citizens to travel abroad to receive specialized treatment.
Plaintiffs have thus alleged, and the UAE embassy confirmed,
that the UAE government will be asserting a lien against any
recovery in this litigation. See Def.’s Mot.
to Compel Ex. 1 at 15, [ECF No. 34-3]; Ex. 21, [ECF No.
served Plaintiffs with its discovery requests on July 21,
2015. Def.’s Mot. to Compel at ¶ 2, [ECF No. 34].
Although Plaintiffs responded to Defendant’s
interrogatories and document requests on October 1, 2015,
see Def.’s Mot. to Compel Ex. 1, Defendant
contends that this response was insufficient. After
conferring with Plaintiffs’ counsel to address
purported deficiencies pursuant to Local Rules 104.7 and
104.8, Defendant filed the instant motion.
Rule of Civil Procedure 26(b)(1) permits discovery of
“any nonprivileged matter that is relevant to any
party’s claim or defense and proportional to the needs
of the case.” In determining proportionality, the Court
must consider “the importance of the issues at stake in
the action, the amount in controversy, the parties’
relative access to relevant information, the parties’
resources, the importance of the discovery in resolving the
issues, and whether the burden or expense of the proposed
discovery outweighs its likely benefit.” Fed.R.Civ.P.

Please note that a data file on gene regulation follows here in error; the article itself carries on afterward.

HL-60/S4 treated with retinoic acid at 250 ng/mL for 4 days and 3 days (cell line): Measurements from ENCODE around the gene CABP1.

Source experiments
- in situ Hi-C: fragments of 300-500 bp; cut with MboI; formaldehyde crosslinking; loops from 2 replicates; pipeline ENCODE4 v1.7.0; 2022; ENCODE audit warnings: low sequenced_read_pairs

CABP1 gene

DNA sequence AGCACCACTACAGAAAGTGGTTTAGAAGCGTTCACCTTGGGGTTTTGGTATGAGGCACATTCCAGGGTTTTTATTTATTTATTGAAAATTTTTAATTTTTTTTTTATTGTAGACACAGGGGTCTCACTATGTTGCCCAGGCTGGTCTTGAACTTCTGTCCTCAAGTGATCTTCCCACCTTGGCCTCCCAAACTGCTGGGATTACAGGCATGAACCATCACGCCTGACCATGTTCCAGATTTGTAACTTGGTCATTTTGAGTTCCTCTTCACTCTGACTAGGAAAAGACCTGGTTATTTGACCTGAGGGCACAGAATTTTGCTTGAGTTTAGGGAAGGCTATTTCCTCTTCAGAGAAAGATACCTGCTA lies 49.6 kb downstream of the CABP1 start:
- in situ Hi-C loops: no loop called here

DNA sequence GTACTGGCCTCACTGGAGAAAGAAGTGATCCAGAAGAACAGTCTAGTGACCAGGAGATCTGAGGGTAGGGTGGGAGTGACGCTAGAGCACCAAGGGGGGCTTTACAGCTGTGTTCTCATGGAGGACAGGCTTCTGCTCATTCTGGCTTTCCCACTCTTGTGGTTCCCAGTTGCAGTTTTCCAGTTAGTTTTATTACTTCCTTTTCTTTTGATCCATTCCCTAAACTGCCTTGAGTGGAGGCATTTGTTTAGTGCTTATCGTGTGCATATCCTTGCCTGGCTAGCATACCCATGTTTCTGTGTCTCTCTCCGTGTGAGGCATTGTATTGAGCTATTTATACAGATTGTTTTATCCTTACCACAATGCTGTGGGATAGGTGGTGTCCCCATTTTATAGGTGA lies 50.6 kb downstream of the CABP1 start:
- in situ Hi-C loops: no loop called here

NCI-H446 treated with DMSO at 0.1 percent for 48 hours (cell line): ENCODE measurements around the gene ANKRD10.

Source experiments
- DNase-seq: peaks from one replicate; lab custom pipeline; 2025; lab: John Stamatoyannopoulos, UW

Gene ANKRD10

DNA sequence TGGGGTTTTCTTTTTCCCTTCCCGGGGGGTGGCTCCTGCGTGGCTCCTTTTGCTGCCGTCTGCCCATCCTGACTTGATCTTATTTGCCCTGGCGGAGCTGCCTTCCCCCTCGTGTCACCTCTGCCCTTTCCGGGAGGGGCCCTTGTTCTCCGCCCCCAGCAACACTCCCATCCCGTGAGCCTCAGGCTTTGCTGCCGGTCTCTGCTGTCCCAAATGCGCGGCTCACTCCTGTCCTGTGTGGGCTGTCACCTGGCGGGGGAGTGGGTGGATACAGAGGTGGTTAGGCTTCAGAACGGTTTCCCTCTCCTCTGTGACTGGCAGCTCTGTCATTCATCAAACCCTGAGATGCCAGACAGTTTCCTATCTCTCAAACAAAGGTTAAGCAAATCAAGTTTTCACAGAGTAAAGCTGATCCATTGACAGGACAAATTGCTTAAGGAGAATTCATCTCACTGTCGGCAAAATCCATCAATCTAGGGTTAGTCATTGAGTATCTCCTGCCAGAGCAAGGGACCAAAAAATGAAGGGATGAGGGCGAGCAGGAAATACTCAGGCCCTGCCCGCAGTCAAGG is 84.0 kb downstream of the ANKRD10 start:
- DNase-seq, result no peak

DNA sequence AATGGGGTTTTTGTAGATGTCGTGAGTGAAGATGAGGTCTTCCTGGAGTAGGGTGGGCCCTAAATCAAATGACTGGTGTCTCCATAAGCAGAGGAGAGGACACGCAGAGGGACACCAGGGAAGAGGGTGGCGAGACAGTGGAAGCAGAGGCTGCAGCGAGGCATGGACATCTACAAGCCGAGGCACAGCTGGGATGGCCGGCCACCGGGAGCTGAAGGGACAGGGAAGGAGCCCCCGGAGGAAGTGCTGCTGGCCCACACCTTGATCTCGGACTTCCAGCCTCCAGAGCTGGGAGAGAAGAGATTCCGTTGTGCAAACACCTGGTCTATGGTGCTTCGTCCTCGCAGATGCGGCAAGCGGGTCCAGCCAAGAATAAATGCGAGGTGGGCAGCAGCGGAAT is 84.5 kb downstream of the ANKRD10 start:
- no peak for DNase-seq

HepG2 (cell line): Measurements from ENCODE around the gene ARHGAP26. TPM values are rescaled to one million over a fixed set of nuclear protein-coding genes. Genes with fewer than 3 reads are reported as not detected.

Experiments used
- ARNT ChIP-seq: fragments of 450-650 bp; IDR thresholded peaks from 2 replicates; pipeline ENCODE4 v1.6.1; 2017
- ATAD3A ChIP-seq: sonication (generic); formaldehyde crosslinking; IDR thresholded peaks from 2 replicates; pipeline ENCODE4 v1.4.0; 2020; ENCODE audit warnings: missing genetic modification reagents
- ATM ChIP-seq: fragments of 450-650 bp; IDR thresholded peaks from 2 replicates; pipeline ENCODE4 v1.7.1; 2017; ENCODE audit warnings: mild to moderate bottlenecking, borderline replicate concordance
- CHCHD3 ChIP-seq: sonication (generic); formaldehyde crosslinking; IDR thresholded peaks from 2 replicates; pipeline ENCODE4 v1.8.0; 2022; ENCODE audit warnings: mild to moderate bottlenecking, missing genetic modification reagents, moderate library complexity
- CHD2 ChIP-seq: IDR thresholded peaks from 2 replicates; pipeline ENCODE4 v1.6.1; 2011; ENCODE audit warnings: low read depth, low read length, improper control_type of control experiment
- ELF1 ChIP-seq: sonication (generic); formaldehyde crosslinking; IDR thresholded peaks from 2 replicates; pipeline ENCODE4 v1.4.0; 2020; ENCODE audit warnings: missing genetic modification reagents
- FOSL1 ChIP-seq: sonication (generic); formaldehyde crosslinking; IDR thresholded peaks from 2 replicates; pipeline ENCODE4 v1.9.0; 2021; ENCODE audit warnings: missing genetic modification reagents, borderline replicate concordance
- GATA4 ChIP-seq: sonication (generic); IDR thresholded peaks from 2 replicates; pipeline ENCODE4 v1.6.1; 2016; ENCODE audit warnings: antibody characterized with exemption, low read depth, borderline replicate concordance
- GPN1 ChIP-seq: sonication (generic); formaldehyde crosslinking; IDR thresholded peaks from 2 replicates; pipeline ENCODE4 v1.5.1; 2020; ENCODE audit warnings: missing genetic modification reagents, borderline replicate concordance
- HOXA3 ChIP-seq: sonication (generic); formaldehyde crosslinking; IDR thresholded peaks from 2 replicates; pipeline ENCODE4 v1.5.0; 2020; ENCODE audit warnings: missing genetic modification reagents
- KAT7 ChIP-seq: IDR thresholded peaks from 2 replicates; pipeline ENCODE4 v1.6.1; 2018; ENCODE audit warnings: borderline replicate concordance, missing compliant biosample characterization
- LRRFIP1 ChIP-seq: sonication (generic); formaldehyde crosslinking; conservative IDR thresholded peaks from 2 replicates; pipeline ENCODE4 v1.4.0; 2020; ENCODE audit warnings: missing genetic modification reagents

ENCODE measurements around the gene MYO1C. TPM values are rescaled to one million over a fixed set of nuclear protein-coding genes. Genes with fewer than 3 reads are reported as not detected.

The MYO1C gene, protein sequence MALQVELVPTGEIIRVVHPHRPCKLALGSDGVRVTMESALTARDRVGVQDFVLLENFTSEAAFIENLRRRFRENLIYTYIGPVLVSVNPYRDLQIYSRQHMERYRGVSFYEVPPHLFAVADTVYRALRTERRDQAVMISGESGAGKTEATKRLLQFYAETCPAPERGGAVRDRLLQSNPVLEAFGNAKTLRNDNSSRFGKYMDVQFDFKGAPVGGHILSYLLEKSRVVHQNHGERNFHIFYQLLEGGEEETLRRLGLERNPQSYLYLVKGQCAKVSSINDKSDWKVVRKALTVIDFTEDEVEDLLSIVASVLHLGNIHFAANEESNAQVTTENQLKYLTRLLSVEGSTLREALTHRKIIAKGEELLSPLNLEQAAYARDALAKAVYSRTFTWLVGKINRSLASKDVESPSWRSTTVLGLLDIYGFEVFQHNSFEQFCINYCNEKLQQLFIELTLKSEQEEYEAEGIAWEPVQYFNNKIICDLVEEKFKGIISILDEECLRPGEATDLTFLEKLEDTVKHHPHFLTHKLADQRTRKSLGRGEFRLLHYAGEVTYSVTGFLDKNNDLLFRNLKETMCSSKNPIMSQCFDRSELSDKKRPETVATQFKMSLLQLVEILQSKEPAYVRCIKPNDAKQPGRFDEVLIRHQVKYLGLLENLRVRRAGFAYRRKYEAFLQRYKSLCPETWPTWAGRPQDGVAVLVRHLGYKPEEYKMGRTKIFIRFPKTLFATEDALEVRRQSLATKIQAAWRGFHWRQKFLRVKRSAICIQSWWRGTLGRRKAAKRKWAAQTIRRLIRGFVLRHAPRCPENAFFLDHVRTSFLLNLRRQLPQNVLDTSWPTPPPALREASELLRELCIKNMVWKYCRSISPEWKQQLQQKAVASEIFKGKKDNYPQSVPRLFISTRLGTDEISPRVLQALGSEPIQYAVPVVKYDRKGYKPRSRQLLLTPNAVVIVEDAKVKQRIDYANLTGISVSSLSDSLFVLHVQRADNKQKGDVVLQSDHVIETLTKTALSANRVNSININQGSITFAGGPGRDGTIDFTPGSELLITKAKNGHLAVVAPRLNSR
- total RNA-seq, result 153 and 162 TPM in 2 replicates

26(b)(1). Federal Rule 34, which governs requests for
document production, permits parties to request the
production of any documents or electronically stored
information within another party’s possession, custody,
or control. Fed.R.Civ.P. 34(a).
disputes as insufficient Plaintiffs’ responses to
Requests for Document Production Nos. 4, 5, 6, 7, 16, 17, 18,
19, 20, and 21, and Plaintiff’s answer to Interrogatory
No. 13. These requests seek documentation evidencing the
Minor Plaintiff’s medical expenses claimed as damages
(Requests Nos. 4 and 5); copies of any correspondence between
Plaintiffs and the Hospital that relate to the Minor
Plaintiff’s medical care and consent to the procedure
at the Hospital (Requests Nos. 6 and 7); copies of any
requests, forms, or applications for payment made by
Plaintiffs to Thiqa, the UAE national health insurance
provider, related to the Minor Plaintiff’s medical
expenses and care (Requests Nos. 16, 17, 18, and 19); and
information and any documentation evidencing the existence
and amount of any liens asserted in the outcome of this
litigation by the UAE government (Requests Nos. 20 and 21,
and Interrogatory No. 13). In addition, Defendant alleges
that Plaintiffs have not made themselves or their key
witnesses available for deposition, despite numerous
the disputed discovery requests seek documents that are
located in the UAE. Plaintiffs do not challenge the relevance
of the supplemental discovery sought, Defendant’s
entitlement to the discovery sought, or that
Plaintiffs’ heretofore-provided documents are not
sufficiently responsive to Defendant’s requests.
Rather, Plaintiffs assert that they have made good faith
efforts to obtain the requested documents from relevant